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Question Detail

Whenever I change the library path order using the .libPaths() function, it reverts back to the default if I restart R. How can I change this permanently? I am working on a Linux computing cluster (I don’t have admin rights) so, I want to add my local library to R permanently.

I have to do this every time I start R

.libPaths(c("/home/...","/home...","/local/library"))

Question Answer

For completeness, and as I can’t show this in a comment:

  1. Default on all Debian and Ubuntu systems with the shipped R package:

    [email protected]:~$ R -q -e ‘print(.libPaths())’
    R> print(.libPaths())
    [1] “/usr/local/lib/R/site-library” “/usr/lib/R/site-library”
    [3] “/usr/lib/R/library”
    R>
    R>

  2. Which we can alter by modifying R_LIBS_SITE:

    [email protected]:~$ R_LIBS_SITE=”/usr/lib/R/Library” R -q -e ‘print(.libPaths())’
    R> print(.libPaths())
    [1] “/usr/lib/R/library”
    R>
    R>

  3. But modifying R_LIBS does not work:

    [email protected]:~$ R_LIBS=”/usr/lib/R/Library” R -q -e ‘print(.libPaths())’
    R> print(.libPaths())
    [1] “/usr/local/lib/R/site-library” “/usr/lib/R/site-library”
    [3] “/usr/lib/R/library”
    R>
    R>
    [email protected]:~$

See help(Startup) for the full and detailed treatment. On Debian and Ubuntu we have been setting these three directories as the default for well over a decade. As it is set via R_LIBS_SITE here, this is the variable you need to alter here. In general, you need to override the variable holding the value and you may not know ex ante which one that is.

As for the original answer, on Debian and Ubuntu we use the file /etc/R/Renviron. As help(Startup) details, you can set any number of ways to alter this permanently for your startup — and all these points hold for all different OSs:

  1. Alter the system files such as Renviron or Renviron.site if you have the proper permissions
  2. Else alter the per-user file ~/.Renviron
  3. Alternatively, alter the environment variables R_LIBS or R_LIBS_USER or R_LIBS_SITE at the system level if you have the proper permissions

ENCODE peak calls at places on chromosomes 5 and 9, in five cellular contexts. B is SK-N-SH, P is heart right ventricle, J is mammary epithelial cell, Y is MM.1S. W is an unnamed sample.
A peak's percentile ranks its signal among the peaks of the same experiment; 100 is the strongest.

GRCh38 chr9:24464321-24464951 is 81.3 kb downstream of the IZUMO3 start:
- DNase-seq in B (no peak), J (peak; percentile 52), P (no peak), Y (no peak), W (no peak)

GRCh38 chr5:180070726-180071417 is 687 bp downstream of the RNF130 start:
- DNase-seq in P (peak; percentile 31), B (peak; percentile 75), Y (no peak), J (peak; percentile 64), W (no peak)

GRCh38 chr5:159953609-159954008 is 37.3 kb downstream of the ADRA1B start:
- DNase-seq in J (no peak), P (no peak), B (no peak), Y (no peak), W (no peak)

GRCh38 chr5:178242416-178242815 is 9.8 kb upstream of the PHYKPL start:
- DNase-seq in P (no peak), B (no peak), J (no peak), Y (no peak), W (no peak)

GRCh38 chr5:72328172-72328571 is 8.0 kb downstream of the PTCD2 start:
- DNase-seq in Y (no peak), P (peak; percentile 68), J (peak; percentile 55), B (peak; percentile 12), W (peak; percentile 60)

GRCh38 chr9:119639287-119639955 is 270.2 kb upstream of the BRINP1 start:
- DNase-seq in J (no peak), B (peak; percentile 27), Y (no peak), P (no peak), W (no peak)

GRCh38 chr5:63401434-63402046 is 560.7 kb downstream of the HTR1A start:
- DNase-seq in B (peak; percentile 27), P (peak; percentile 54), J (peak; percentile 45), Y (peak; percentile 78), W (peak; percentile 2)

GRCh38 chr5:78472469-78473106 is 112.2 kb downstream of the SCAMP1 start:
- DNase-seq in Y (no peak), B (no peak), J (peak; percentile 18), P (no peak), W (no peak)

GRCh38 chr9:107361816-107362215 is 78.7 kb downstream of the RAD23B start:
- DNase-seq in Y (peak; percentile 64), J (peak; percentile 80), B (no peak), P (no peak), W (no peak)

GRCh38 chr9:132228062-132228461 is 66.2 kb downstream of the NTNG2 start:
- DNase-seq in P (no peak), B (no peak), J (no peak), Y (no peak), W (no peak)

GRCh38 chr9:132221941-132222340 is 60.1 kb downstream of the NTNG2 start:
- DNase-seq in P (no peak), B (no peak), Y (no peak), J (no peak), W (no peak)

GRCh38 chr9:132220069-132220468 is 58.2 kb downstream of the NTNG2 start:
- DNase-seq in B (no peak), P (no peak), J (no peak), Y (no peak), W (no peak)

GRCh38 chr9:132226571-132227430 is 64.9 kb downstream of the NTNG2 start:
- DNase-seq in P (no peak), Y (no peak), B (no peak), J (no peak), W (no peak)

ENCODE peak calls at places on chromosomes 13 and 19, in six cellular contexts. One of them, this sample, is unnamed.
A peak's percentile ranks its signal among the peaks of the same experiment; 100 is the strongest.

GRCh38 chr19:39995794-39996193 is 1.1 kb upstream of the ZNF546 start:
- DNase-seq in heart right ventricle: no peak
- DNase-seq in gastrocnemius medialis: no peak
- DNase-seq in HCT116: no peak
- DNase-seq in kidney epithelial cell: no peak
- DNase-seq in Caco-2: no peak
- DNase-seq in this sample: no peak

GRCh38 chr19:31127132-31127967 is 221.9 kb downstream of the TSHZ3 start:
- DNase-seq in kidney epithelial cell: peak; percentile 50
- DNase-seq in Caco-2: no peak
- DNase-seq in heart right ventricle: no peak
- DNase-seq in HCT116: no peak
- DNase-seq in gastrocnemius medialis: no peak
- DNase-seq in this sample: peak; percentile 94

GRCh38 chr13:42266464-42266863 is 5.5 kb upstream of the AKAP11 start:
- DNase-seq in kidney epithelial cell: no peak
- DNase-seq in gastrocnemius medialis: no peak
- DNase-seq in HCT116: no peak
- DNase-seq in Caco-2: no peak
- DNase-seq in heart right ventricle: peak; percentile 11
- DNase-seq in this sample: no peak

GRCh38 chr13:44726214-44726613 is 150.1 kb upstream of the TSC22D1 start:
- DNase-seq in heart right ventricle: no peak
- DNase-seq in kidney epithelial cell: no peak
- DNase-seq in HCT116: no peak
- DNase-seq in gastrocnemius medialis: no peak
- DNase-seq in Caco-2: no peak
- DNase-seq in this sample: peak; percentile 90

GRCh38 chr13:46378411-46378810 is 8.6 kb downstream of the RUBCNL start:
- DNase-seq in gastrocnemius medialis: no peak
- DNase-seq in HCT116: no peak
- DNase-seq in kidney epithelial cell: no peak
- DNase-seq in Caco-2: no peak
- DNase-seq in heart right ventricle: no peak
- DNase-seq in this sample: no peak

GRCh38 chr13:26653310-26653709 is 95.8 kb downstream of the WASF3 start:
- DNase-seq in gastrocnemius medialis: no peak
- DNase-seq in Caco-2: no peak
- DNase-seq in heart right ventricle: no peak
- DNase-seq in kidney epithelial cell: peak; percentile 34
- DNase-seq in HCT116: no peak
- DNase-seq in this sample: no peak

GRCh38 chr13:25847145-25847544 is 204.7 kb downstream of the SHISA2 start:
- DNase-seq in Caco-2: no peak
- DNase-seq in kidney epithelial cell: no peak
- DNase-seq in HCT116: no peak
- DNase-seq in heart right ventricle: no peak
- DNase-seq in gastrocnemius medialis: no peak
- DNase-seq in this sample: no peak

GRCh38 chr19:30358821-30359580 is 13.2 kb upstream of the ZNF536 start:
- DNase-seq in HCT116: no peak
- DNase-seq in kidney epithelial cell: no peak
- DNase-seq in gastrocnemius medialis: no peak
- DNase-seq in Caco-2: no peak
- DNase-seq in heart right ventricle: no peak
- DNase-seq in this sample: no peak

4. Else alter the variables R_LIBS or R_LIBS_USER or R_LIBS_SITE at the user level.
  5. Lastly, call .libPaths(...new path to be added here...) in your R startup files as e.g. in .Rprofile.

Do see help(Startup) for a fuller-length discussion.

find the Rprofile file (no dot) in R installation folder

find -name Rprofile

#Getting something like:
#lib/R/library/base/R/Rprofile

Open the file and search for:

invisible(.libPaths(c(unlist(strsplit(Sys.getenv("R_LIBS"), ":")),
                      unlist(strsplit(Sys.getenv("R_LIBS_USER"), ":") )
                      )))

comment other paths and add your desired path

invisible(.libPaths(c(#unlist(strsplit(Sys.getenv("R_LIBS"), ":")),
                      #unlist(strsplit(Sys.getenv("R_LIBS_USER"), ":") )
                      "/home/users/username/R/4.0.1/lib/R/library" # desired path
                      )))

This can be useful also: (for .bashrc file)

export R_LIBS='/home/users/username/R/4.0.1/lib/R/library'
export R_LIBS_USER='/home/users/username/R/4.0.1/lib/R/library'

2 major solutions:

  1. In .Rprofile you could leave code that sets .libPaths()

  2. Just set the appropriate environment variable such as R_LIBS in Windows or R_LIBS_SITE= in Linux, etc, to whatever you like, e.g.

     R_LIBS=C:/R/Library 
    

On Mac, I find that in a ‘fresh’ installation there is no user library and packages are all installed in the version-specific system library. Eventually, a user library is created (possibly accidentally or via an RStudio prompt) and is set to the default location for future package installations. So, if you’re not paying close attention you end up with some packages installed in the system library and some in the user library.

The user library is listed first and the system library is listed second:

.libPaths()
> [1] "/Users/<username>/Library/R/3.6/library"                         
> [2] "/Library/Frameworks/R.framework/Versions/3.6/Resources/library"

I like to keep everything in one place (the system library), so to accomplish this (permanently) I do the following:

In a Terminal window, create a .Rprofile file in your user directory:

nano ~/.Rprofile

In that file, add the following line of R code:

.libPaths( c(.libPaths()[2], .libPaths()[1]) )

Alternatively, add a similar line of R code but with hardcoded paths:

.libPaths( c("/Library/Frameworks/R.framework/Versions/3.6/Resources/library", "/Users/<username>/Library/R/3.6/library") )

Replace <username> with your actual username. Then Ctrl-O (save) and Ctrl-X (exit) that file.

Either line switches the order of the paths listed above, so that path [2] (system) is first (Default) and path [1] (user) is second.

Importantly, by putting this line of code in your user’s .Rprofile it will be run every time R starts and you (hopefully) won’t have to worry about this again.

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